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06/03/08 Lincoln High School CAD/CAM pilot class engages students in technology

06/03/08 Lincoln High School CAD/CAM pilot class engages students in technology

Sierra College CACT supports iDesign to promote science, technology, engineering and math

ROCKLIN –The pilot class of Lincoln High School’s new iDesign program (www.LHSiDesign.com) will wrap up this week. By all accounts, the new Computer Aided Design/Computer Aid Manufacturing (CAD/CAM) program is a success and is ready to be offered as an elective class next fall.

Sierra College Center for Applied Competitive Technologies (CACT) (www.sierracollegetraining.com ), a Workforce Development and Continuing Education Division program, partnered with Lincoln High School to establish a computer and manufacturing lab. In this applied academics class, students develop designs using CAD software and then produce projects using standard industry tools including manual mills and automated Computer Numeric Controlled (CNC) milling machines. Students learn critical thinking and problem solving by working on creative projects such as engraved name plates, jewelry, candle sticks and auto parts.

Graduating senior, Joel McReynolds (age 17), enjoyed being a part of the pilot class that will shape the future program. “What we know now, compared to the beginning of the semester, has changed massively,” said McReynolds. “What used to take over an hour to program in Mastercam, now takes just two clicks.” McReynolds will study Electrical Engineering at Seattle Pacific University and anticipates a career making robots.

Sophomore Paige Fulmer (age 15) was drawn to the class because her father instilled in her a love of motorcycle riding and encouraged her to take an automotive class. When the iDesign pilot was offered, she was excited about the possibility of designing and producing custom motorcycle rims for her mother.

Junior Danny Vineyard (age 16) liked learning to use the software in the pilot class and looks forward to being in the iDesign program during his senior year. “Each new project had challenges that we had to overcome,” said Vineyard. “We all became more proficient as the students worked with Mr. Seacrist to figure out all the new equipment together.”

Student Jon Barragan found employment with Harris & Bruno International (www.harris-bruno.com ) in Roseville, according to CEO Nick Bruno who also serves on Sierra College’s advisory committee for the program. “Harris & Bruno is committed to attracting young people to technical careers,” said Bruno. “Offering internships to students like Jon is a very practical way to introduce them to the field. Jon is eager to work and learn from the bottom up.”  Barragan, a self proclaimed “gear head” said that he originally became interested in machining as a way to make custom auto parts. “I am so excited to be working at Harris & Bruno using the skills I learned in iDesign,” said Barragan.

According to instructor Scott Seacrist, he developed the iDesign curriculum in direct response to input from industry and education representatives. “In this hands-on class, students see how academics relate to real world career skills,” said Seacrist. “Students learn the value of knowing skills such as calculating angles, organizing a logical sequence of code, writing clear directions for others to follow and knowing the science of the composition of materials they are cutting.”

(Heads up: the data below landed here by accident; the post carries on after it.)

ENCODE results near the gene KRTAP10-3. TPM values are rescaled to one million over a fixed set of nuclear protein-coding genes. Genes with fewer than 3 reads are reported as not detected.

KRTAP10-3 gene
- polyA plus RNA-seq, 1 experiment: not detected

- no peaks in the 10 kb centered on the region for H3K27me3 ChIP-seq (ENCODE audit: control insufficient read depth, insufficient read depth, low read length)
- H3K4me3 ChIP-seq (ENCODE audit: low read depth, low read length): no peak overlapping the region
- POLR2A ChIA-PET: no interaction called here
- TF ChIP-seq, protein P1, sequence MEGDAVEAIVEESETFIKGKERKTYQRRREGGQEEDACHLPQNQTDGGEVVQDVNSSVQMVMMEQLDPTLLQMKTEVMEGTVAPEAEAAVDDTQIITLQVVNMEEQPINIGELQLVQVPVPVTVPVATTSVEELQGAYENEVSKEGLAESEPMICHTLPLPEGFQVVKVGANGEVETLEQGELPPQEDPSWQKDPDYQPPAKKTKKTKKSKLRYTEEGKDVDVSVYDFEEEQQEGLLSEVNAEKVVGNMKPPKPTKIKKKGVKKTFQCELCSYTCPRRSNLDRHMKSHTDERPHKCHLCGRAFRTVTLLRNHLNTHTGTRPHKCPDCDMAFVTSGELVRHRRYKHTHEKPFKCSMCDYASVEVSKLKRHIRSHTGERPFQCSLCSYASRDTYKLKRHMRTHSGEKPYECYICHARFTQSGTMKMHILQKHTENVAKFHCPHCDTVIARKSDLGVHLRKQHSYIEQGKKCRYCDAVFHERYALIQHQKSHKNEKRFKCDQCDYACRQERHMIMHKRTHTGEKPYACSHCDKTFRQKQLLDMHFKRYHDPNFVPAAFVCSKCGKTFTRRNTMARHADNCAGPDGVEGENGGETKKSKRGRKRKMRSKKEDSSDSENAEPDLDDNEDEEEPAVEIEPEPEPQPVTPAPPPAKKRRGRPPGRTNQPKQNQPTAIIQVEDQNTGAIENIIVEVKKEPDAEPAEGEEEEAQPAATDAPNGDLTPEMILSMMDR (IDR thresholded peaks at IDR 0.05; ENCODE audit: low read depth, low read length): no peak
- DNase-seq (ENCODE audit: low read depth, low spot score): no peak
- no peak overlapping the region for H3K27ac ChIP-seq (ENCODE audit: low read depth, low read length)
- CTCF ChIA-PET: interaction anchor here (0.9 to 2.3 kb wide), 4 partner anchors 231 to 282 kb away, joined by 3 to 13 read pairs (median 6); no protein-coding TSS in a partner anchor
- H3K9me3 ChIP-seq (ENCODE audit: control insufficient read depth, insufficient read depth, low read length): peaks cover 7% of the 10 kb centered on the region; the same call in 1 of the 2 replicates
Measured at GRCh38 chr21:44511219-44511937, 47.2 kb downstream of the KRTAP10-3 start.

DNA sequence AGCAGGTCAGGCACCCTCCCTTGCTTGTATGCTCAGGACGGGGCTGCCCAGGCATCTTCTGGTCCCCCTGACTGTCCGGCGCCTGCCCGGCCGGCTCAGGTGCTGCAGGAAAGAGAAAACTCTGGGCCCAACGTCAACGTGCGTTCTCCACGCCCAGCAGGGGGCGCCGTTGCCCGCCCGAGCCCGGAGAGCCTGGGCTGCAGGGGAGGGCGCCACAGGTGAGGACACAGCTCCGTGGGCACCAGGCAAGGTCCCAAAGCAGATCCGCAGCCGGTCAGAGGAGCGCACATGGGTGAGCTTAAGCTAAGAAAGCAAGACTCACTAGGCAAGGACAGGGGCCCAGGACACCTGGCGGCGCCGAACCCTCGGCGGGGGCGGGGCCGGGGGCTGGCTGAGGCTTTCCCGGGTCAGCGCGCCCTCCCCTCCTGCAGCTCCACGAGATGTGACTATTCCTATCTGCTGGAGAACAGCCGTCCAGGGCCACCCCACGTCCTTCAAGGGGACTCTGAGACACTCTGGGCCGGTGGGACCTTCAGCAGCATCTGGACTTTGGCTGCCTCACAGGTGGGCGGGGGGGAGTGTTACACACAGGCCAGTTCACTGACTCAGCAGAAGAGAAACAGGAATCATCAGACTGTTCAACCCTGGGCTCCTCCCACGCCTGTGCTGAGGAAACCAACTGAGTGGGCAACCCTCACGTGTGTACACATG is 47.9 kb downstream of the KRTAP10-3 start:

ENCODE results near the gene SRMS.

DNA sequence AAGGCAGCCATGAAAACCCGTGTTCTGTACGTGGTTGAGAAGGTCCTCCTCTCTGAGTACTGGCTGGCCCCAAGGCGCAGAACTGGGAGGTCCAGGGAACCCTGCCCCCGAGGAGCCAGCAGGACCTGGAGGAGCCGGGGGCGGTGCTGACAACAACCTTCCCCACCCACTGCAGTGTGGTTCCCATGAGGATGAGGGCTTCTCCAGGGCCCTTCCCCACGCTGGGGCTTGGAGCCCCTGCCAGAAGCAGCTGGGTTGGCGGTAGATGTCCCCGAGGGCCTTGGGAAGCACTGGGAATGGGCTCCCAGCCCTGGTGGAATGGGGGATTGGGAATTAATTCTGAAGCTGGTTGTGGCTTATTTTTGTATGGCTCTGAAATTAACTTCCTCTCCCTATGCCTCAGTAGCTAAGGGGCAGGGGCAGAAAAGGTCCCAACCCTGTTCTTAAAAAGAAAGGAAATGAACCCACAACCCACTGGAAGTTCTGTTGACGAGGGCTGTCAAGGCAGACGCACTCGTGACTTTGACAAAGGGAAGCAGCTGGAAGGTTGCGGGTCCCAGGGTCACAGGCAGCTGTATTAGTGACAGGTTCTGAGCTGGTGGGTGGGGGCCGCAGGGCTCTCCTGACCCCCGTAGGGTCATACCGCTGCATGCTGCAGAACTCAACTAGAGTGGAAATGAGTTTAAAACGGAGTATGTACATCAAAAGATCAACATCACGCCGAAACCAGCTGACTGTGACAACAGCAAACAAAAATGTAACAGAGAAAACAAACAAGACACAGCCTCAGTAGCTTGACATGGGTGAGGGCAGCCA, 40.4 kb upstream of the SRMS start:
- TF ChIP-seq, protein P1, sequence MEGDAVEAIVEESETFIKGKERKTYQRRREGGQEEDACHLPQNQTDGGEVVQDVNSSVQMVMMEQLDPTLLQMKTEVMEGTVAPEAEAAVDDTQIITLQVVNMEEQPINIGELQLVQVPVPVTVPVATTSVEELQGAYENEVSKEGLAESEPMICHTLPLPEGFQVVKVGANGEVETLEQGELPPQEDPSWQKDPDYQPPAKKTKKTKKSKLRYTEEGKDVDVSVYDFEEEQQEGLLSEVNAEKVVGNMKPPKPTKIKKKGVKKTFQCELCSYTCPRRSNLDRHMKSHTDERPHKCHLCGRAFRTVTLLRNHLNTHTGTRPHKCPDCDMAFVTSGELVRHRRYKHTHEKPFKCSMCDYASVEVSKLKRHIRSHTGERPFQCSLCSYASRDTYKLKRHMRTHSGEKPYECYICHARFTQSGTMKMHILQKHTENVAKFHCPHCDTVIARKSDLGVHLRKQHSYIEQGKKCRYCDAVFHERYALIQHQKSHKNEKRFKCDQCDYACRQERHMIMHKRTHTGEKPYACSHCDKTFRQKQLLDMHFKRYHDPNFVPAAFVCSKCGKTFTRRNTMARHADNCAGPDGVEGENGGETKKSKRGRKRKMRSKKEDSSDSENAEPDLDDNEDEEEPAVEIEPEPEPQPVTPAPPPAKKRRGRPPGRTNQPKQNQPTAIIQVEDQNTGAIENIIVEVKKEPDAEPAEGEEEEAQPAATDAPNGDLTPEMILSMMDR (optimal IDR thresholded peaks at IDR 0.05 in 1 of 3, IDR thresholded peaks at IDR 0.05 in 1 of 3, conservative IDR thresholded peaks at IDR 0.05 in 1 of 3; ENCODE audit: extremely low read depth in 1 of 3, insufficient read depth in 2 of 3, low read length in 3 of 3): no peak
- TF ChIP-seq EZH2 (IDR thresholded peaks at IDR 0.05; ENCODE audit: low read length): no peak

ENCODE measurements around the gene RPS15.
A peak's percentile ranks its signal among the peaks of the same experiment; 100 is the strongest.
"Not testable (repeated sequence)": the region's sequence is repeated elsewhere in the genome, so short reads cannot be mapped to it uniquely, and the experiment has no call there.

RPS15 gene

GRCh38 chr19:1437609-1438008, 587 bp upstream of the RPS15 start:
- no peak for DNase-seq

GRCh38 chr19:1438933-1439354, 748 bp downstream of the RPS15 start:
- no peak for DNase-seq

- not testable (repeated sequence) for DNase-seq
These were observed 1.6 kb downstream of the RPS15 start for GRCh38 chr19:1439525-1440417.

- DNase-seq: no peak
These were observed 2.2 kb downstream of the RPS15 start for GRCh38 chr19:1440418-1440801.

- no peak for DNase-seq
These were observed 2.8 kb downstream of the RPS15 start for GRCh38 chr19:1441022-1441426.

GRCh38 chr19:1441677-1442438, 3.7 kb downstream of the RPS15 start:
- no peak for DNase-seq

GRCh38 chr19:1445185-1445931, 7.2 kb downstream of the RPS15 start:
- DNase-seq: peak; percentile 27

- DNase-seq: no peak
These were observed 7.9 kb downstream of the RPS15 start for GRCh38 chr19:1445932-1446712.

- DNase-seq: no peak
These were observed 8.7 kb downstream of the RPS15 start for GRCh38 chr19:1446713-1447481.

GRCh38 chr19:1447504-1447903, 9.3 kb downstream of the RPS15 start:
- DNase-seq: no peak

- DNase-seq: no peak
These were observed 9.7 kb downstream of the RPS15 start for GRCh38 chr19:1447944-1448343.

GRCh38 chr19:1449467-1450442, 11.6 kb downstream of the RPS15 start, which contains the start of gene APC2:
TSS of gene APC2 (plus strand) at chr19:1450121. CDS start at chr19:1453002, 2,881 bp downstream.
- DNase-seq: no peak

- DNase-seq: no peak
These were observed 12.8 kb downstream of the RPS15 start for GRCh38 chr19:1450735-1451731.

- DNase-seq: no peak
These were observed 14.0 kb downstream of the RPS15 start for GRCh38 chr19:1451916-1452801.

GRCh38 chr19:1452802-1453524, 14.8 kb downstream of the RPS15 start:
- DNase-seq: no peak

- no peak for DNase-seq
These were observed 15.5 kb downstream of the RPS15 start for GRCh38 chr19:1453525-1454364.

Girls make up half of the pilot class according to Seacrist. “There are many excellent highly paid technical career opportunities for young women,” said Seacrist. “One goal of this class is to give girls an opportunity through hands-on projects to experience the joy of imagining something, creating a design and then making it. Today’s manufacturing jobs appeal to young people because the pay scale is excellent, environments are clean, automated equipment is used for lifting, work is interesting and diverse, and schedules can be conducive to balancing family and work.”

Seacrist just launched a blog, www.LHSiDesign.com\blog, which describes the evolution of the pilot program. “During the summer, I’ll write about my experiences working in externships for local manufacturers,” said Seacrist. “In the future, the blog will be a way to showcase student projects, and freely share and receive tips and tricks with others in the field.”

Lincoln students who take the iDesign courses may go on to Sierra College’s Mechatronics, Engineering and Engineering Support Technology programs. The practical experience gained from actually using tools to make a physical product from a 3D computer design, is an excellent foundation for those considering education and careers in architecture, product design, automated manufacturing, engineering and other technical fields. Students may also be candidates for employer apprenticeship programs in CNC machining.

Roseville-based PASCO (Pasco.com) recently donated a hand operated vertical mill to the Lincoln iDesign program according to Jay Bietz, PASCO’s IT and Facilities Manager. “PASCO is very supportive of furthering science and technical education in our communities,” said Bietz. “This mill was used in the R&D lab for pre-design work.  We are delighted that the tool can be put to good use. Once the students get the feel of using the manually operated mill, the CNC programming will make a lot more sense.”

A Workforce Development and Continuing Education Division program, the CACT’s mission is to support companies with employee training, technology deployment and industry development. Since 1997, the Sierra College CACT has supported manufacturers and technology companies in Northern California from Sacramento to the Oregon border. For more information, go to www.sierracollegetraining.com or call 916-660-7801
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